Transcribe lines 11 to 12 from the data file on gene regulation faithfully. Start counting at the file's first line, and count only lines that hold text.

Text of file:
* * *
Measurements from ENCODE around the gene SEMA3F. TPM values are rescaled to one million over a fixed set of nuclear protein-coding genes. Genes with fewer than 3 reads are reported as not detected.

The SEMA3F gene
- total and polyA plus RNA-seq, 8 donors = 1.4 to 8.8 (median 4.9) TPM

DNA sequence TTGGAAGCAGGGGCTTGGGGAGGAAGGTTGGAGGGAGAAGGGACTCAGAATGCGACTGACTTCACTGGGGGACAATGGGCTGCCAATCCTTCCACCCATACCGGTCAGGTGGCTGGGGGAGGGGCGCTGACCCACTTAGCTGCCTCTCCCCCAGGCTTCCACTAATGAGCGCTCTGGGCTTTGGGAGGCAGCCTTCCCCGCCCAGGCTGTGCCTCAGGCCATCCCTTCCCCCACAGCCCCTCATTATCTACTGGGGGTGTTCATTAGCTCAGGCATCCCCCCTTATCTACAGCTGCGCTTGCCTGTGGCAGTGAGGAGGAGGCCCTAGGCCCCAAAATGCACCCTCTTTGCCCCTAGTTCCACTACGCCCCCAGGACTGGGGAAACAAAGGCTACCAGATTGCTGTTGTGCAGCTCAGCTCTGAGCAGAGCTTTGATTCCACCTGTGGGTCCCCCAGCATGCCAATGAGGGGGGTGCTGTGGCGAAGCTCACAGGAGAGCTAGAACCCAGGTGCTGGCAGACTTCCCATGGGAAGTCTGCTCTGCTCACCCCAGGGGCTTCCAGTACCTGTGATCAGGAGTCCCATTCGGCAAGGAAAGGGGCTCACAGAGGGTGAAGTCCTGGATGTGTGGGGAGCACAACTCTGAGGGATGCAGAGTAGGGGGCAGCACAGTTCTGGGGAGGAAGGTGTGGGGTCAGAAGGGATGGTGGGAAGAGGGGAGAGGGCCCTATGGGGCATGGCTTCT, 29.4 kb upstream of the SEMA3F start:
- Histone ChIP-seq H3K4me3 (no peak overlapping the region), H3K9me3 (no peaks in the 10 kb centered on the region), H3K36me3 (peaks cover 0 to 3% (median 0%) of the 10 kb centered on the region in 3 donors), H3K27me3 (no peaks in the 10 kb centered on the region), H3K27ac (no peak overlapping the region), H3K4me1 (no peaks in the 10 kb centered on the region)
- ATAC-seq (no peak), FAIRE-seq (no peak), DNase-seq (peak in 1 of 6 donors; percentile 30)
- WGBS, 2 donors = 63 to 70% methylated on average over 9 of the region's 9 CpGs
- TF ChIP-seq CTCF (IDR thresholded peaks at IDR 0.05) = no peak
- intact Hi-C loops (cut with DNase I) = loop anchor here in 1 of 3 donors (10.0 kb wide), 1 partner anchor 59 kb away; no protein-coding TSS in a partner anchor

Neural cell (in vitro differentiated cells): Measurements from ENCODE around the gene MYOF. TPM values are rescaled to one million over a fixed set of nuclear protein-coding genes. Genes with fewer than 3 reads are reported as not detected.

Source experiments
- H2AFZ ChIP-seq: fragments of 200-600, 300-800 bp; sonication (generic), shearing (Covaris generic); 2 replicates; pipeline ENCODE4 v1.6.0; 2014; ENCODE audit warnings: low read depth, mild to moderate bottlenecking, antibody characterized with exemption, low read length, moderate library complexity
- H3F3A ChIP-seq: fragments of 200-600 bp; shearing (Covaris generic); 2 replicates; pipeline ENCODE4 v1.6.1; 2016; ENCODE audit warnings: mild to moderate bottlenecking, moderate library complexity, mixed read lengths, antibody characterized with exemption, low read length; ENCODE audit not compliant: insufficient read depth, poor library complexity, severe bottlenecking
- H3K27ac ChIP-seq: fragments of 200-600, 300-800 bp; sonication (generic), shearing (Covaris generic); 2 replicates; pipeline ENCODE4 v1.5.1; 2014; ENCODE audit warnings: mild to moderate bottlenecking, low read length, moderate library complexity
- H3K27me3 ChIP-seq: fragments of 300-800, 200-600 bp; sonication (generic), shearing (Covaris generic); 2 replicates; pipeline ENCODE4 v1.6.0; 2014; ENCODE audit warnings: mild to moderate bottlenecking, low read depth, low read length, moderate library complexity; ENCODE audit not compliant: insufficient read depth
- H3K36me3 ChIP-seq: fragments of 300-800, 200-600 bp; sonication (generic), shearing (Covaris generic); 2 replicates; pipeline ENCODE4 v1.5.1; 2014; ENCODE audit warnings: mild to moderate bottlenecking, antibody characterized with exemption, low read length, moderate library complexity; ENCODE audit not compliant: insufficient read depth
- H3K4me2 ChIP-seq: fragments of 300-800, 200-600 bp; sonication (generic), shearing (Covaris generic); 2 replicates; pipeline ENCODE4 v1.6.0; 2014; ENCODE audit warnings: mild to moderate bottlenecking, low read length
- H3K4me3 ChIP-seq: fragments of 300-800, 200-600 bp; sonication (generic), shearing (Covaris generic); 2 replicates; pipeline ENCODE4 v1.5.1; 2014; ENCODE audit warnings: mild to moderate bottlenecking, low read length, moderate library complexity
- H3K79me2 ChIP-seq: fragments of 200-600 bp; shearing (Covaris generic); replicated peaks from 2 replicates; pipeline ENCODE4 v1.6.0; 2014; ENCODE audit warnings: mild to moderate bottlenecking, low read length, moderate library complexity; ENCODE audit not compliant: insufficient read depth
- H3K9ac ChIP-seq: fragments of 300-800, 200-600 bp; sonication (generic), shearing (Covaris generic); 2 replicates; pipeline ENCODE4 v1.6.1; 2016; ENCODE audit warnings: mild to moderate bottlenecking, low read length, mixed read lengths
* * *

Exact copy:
Source experiments
- H2AFZ ChIP-seq: fragments of 200-600, 300-800 bp; sonication (generic), shearing (Covaris generic); 2 replicates; pipeline ENCODE4 v1.6.0; 2014; ENCODE audit warnings: low read depth, mild to moderate bottlenecking, antibody characterized with exemption, low read length, moderate library complexity